This article originally appeared in TidBITS on 2013-04-12 at 8:45 a.m.
The permanent URL for this article is: http://tidbits.com/article/13693
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How I Got an iPod shuffle — and Liked It!

by Matt Neuburg

Warning: The first part of this article mentions many iPod models, often distinguished both by a minuscule cognomen, such as “nano” or “shuffle,” and a generation number, such as “second-generation.” If you’re not an iPod expert, it might help to have at your elbow an encyclopedic historical list of models, such as this one from Apple [1].

This is the story of a dilemma and a solution. To avoid keeping you in suspense, I’ll outline the dilemma and the solution up front; then I’ll explain why the dilemma was a dilemma, and why the solution turned out to be a solution. The dilemma:

The solution: Hey, this iPod shuffle isn’t so bad!

Now that I’ve spoiled the story by revealing the plot and the ending, let’s go back to the beginning.

A Man, A Plan, A Nano -- Picture me, preparing for my daily run. I’m exquisitely outfitted with my second-generation iPod nano. It’s encased in a thick protective silicone-rubber sleeve, attached to a velcro armband. I’ve run this way every day for years, rain or shine. Unfortunately, something (I suspect the aforementioned rain) finally damaged its internal electronics, and I had to seek a substitute. Even more unfortunately, as I discovered when I began to research the current iPod situation, Apple barely makes any iPod that I would consider acceptable as a successor to the second-generation iPod nano.

[image link] [2]

To explain why, let me tell you what I loved about my iPod nano. It was wondrously simple, yet defiantly rugged, a slender aluminum rectangle with a tiny screen, a click wheel, and very little else. The screen was a crude, low-resolution LCD, capable of portraying no more than a few short lines of text. Yet this screen told me everything I needed to know: what’s playing, how long it is, how much time remains. And the screen was also an ingenious and powerful management interface, thanks to the click wheel, which not only provided the basic play/pause, next/previous, fast-forward/rewind, and volume-adjustment functionality, but also, in conjunction with the screen, enabled me to dive down into various menus to navigate settings, playlists, and albums, as well as scrolling to a specific point in a track.

[image link] [3]

Crude as the screen was, I could see it even in the bright California sun. Even more important, the tactile quality of the click wheel meant that I could perform most functionality needed out on the trail (such as skipping a track, or adjusting the volume) without even looking at the device.

The iPod nano also had no moving parts. That might seem obvious, but you should have seen me in the days before flash memory, trying to run with a portable CD player! Also, the moving parts issue is one reason I would never run with, say, an iPod classic, which contains a spinning hard disk. I do know people who run carrying an iPod classic, but I think they’re nuts. Hard disks can crash. Equally significant, I can crash, and I often do: I do a lot of smashing through brush, and stumbling and falling over logs and rocks, so I could easily jar that hard disk into eternal silence. Besides, an iPod classic is expensive. I’m not heading out into the dust and the rain with $250 worth of fragile equipment strapped to my arm!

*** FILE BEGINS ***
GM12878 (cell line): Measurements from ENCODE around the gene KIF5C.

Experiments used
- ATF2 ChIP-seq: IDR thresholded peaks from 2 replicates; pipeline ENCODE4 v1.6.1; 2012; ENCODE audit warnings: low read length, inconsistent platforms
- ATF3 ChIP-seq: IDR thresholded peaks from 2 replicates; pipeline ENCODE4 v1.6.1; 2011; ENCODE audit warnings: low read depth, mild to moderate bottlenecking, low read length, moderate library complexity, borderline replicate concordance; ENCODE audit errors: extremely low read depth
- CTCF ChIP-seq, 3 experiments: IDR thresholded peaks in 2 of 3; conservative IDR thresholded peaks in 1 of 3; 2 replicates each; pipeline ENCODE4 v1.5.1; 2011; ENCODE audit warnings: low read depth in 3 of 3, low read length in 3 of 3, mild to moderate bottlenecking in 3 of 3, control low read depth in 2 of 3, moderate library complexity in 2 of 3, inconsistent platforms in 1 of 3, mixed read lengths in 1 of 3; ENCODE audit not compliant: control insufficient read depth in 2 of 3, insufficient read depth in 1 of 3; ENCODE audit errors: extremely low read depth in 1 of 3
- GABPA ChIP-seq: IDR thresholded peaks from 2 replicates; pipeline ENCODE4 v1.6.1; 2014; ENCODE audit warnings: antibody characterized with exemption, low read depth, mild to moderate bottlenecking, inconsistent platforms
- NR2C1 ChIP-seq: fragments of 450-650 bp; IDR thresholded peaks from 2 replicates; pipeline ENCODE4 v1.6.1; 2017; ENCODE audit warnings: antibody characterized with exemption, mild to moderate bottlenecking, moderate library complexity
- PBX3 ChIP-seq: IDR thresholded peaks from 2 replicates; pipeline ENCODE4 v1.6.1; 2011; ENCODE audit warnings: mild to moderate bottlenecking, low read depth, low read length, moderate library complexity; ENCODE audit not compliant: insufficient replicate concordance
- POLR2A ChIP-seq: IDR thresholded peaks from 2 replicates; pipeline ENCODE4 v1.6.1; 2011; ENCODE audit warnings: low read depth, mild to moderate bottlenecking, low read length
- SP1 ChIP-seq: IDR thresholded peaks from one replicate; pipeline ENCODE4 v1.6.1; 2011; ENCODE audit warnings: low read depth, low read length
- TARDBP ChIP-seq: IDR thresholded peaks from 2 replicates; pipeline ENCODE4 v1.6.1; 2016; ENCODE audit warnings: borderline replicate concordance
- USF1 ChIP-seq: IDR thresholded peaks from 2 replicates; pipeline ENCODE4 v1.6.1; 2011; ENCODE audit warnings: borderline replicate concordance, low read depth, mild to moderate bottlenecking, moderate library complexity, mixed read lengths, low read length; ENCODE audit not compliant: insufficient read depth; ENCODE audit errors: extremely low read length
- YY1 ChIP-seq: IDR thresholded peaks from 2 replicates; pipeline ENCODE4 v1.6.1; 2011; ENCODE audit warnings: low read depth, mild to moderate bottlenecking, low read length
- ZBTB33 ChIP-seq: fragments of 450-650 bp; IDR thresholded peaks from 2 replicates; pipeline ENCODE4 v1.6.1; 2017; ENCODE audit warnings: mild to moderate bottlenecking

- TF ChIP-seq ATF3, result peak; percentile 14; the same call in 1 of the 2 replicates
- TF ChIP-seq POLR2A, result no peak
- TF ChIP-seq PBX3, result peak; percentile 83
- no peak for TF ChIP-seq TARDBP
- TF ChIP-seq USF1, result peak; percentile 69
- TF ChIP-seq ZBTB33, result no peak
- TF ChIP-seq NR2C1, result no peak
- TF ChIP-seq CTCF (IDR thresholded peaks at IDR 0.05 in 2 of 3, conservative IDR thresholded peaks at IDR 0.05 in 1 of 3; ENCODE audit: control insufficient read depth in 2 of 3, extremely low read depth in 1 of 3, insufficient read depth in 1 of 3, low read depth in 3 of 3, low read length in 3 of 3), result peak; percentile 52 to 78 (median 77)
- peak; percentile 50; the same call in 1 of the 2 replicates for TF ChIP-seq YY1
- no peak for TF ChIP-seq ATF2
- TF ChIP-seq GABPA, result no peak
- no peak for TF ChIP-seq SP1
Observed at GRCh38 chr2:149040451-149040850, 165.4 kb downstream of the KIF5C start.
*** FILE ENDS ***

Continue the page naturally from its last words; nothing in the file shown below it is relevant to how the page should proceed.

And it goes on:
For the same reason, I wouldn’t usually consider running with my iPhone. To be sure, an iPhone is a wonderful device: besides being a phone, it contains a GPS, so it might stand in for my Garmin Forerunner 305 [4], plus it’s a camera, something I frequently wish I had with me while running through the gorgeous Southern California scenery. I do walk with my iPhone, even into the back country; I carry it while dirt biking; but when I’m out there nearly naked, without pockets, facing the elements and pounding along, the expensive, delicate iPhone seems terribly out of place. And it’s too big!

Another reason I don’t want to carry an iPhone is the screen. It’s hard to read in bright light (and the Southern California sun is very bright, one of the reasons I love living here); and it’s a touchscreen. This means that in order to manipulate it, I’d need to stop running, take the iPhone off my arm or out of its pouch or whatever, clean and dry my finger, unlock the screen, deal with the Music app, lock the screen, put the iPhone back in its place, and start running again. The iPod nano, with its tactile click wheel, could usually (as I’ve already said) be manipulated without my breaking stride; and if I did have to stop and change playlists, the screen backlighting was very bright, and the click wheel was protected from my sweaty hands by the rubber sleeve.

Open the iPod Bay Doors, Please, Hal -- Imagine, then, my surprise and horror when, after my iPod nano stopped working, I turned to the Internet to research the state of current iPod models: